Halls’ Island appears in this photo probably much as it did in the mid-1960s when Scherer Brothers acquired it from the city and filled in the eastern channel to expand its yard. (I posted a history of Hall’s Island a few months ago.) The Minneapolis park board acquired much of the land from Scherer Brothers in early 2010.

Preliminary plans for the Scherer property, proposed by Tom Leader Studio/Kennedy & Violich Architecture, winners of the 2011 Minneapolis Riverfront Design Competition, would dredge again the eastern channel and make a beach and kayak cove there and build a swimming pool/skating rink on the recreated Hall’s Island. (Among other things — I hope. Swimming and ice-skating opportunities are not a particular novelty in Minneapolis, where swimming in the Mississippi was abandoned nearly 100 years ago at the same location and park board ice-skating rinks throughout the city are strikingly under-used. I look forward to seeing more imaginative final designs for our $1.5 million cost to date.)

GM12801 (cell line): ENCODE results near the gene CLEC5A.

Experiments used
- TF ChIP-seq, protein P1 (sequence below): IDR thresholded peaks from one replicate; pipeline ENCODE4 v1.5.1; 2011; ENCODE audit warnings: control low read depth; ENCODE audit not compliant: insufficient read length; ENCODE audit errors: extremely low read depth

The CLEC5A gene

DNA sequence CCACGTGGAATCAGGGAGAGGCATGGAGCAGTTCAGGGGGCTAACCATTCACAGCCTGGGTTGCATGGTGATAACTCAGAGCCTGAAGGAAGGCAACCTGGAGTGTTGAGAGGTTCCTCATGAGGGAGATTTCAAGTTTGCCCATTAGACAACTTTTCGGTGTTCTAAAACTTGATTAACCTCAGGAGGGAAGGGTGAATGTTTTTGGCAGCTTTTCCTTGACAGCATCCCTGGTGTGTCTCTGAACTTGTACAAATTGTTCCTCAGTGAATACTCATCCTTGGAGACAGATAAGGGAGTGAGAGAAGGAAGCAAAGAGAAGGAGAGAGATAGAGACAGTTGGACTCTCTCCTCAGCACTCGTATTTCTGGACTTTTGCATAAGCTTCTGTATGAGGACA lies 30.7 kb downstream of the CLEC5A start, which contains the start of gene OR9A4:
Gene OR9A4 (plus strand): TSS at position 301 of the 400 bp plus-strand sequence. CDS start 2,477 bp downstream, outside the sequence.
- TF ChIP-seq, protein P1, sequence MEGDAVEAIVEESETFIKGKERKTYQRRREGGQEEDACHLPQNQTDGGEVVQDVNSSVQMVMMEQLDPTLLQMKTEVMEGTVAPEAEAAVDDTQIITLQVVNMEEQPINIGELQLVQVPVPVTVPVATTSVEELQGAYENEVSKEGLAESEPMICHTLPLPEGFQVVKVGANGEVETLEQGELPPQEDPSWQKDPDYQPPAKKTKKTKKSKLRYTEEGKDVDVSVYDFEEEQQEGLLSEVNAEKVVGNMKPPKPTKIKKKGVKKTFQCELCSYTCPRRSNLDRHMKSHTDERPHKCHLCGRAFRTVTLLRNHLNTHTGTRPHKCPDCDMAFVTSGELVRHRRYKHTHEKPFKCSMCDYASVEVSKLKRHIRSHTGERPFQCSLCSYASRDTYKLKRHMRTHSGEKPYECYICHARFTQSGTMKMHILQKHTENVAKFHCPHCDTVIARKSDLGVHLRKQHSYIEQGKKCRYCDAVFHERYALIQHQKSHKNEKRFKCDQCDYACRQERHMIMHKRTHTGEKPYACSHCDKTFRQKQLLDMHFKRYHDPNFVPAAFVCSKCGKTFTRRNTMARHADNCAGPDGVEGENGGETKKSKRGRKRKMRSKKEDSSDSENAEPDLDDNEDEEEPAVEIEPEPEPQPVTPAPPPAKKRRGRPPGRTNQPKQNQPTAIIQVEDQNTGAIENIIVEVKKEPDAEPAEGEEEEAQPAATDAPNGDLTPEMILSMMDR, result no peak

Some people have questioned why the park board didn’t develop parks along the river in north and northeast Minneapolis sooner. Another Fairchild Aerial photo from the same series as the one above — of nearly the same location — provides an answer. Railroads dominated the riverscape.

The Plymouth Avenue Bridge crosses Hall’s Island in the middle of the photo. (The photo was taken looking upriver, northeast Minneapolis on the right, north Minneapolis on the left.) Boom Island, lower right, was a railroad yard, as was most of the property west (left) of the river. Not a landscape very conducive to park development. Note also that Boom Island was no longer an island. (Fairchild Aerial Surveys, Minneapolis Park and Recreation Board)